Hurricane Ridge, Olympic National Park, WA

My objective since May 1st has simply been to “unwind.” In the course of the last 9 weeks I have travelled to nine states; visited three countries, and stood at the border of three more. Before the next four weeks are over I will visit two more states.

I visited national parks and historic places from Bandon to Bethlehem, and have put a lot of miles on my hiking boots and my trusty ASICS running shoes, where the dust of both Oregon dunes and biblical ruins remain.

I have seen bald eagles, black bear, elk, deer, and a variety of other wild animals. The vistas have been breathtaking, and the sunsets…new every evening, as well as at least one moon-set (over Tiberius, Israel) that I will never ever forget.

Moon-set over Tiberias

I have stood 1ft. in front of a working lighthouse at Cape Blanco and have seen 2000+ yr. old aqueducts on the Mediterranean Sea, both of which testify to the power of human ingenuity.

Some of this I have done on my own. Traveling solo has some great advantages…no time-table, I can eat whatever, whenever, and wherever I choose. However, the moments that have meant the most are the opportunities to connect with people. Sharing the the common connections of family…faith…and life, as we experience it together.

We are reminded in scripture to, “Love one another with brotherly affection. Outdo one another in showing honor” (Romans 12:10). The past nine weeks have been a gift that has afforded me a special opportunity to show honor to those who have had an impact in my life, as well as those where the paths of life have deviated. My free wordpress account will not afford me the space to feature all of the powerful people images I have collected, but here are two…

The love of my life

Libby and Pudi

His name is Douglas but family called him “Bud.” He is my uncle and sometime yesterday he found himself in the presence of God. I cannot lay a special claim to him as I am just one of 40+ in my generation who could call him uncle.

He was a pastor, husband, father and visionary educator.

His name can be found on page one; paragraph three in the history of Denver Seminary, though he was one of the pastors mentioned in paragraph ONE who had the vision to establish a first-rate institution of Pastoral higher education on the front range of Colorado. He presided as an administrator over the foundational and risky early years of the school.

Last month he was honored by the seminary for the sacrificial role he played in those early years. “The Bible begins with the words ‘ In the beginning God’, but when the history of Denver Seminary is written it will begin ‘In the beginning, Doug’,” the speaker noted to the gathering of graduates and guests in May of this year.

He came from humble roots. The eldest son and perhaps most cantankerous of the 11 children from the copper country of the Keweenaw Peninsula in Upper Michigan, he was the one who pursued full-time ministry as his vocation.

Many others will gather to pay tribute, but as one of my generation who is serving as a full-time minister of the gospel, I can say I looked at him as an example of a life that has been set apart for the Lord’s work. “Holy” is the word that scripture uses to describe such a person.

I am sure he wasn’t perfect, but that didn’t keep him from being “holy.”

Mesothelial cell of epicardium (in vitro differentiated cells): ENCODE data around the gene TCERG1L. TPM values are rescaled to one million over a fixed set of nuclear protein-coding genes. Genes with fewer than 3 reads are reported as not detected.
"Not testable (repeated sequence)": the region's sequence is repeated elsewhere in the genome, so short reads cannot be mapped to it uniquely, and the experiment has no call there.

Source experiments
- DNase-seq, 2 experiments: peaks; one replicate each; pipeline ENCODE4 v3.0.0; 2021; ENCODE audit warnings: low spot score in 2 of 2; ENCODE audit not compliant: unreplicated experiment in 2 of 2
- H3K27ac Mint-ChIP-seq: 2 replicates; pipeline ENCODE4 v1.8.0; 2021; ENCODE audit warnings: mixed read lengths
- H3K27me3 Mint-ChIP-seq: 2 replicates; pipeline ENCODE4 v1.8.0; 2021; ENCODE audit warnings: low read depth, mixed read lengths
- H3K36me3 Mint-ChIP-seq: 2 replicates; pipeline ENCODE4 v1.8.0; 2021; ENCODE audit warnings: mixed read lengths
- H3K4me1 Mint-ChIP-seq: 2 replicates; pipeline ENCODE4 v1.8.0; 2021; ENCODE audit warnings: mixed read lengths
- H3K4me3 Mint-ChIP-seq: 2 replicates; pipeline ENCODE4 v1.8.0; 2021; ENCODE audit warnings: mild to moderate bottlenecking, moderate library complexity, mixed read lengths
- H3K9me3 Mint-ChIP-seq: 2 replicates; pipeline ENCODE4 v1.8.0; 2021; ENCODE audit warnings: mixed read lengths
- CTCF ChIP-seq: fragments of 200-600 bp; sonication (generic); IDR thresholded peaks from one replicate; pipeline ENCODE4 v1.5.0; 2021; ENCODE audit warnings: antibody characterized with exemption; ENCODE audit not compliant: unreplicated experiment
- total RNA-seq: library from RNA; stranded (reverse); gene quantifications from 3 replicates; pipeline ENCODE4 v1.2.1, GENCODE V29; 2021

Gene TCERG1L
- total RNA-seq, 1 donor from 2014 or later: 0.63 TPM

I stopped by to see him several years ago as I was moving my family to a new ministry assignment in Oregon. We spent the afternoon talking about life, church, theology, and family. I recall some years earlier when he and my Aunt Lucille stopped by our humble little home in Roseburg just to visit and encourage us.

Until recent years he faithfully penned and sent Christmas and Easter letters with a redemptive message to those he knew and loved.

I will miss him. The world will miss him, and others like him.

But Jesus won’t. The Lord let us have him for these short 100 years as if to say… “This Bud’s for You!”

(Photos from the Birk Family FB page)

My boots were on sale at Big Five, my day pack…clearance at Marshalls. Obviously, I am only a casual outdoorsman, or at least that is what my REI friends think.

But they never hiked to the summit of Humbug Mt., located on the Oregon Coast just south of Port Orford.

Now I have hiked some trails, and have pictures on top of some pretty cool peaks, but this was my first venture by myself, solo; in fact for the first 75% of the hike I was the only human on the mountain. I did pass two couples on the way down, but other than that I was alone.

Yet even in this isolated location I was “found” by TWO friends who were texting me, trying to entice me into making fantasy football trades. ( I rejected both offers).

After three solid miles of climbing, I reached the summit. Mountain summits are supposed to be breathtaking, and this one promised so much more with its proximity to the Ocean. I couldn’t wait to fire off an amazing Facebook shot for all the world to see my accomplishment. Just two more switchbacks and then…

As far as small mountain meadows go, it was…pleasant. Perhaps this is where the name of the mountain came from. Humbug. I’m sure glad that I outfitted myself with items on sale!

So, I ate a ham sandwich.

As I descended the mountain, I had some time to think. I was considering the significance of those trails, their history, and the many people who have, and will, ascend to that disappointing view.

There are some trails or roads that point us to something exciting ahead.

There are other roads that are not as obvious, and they have been around for a long, long time. People have stopped taking these ancient paths, as pavement and prosperity have made their lives and livelihoods easier. And that’s when it dawned on me. The expectation of an ocean view was distracting me from what really mattered. I was missing both the creation around me and the creator. I was missing the opportunity in my solitude to engage with the one who made all of this.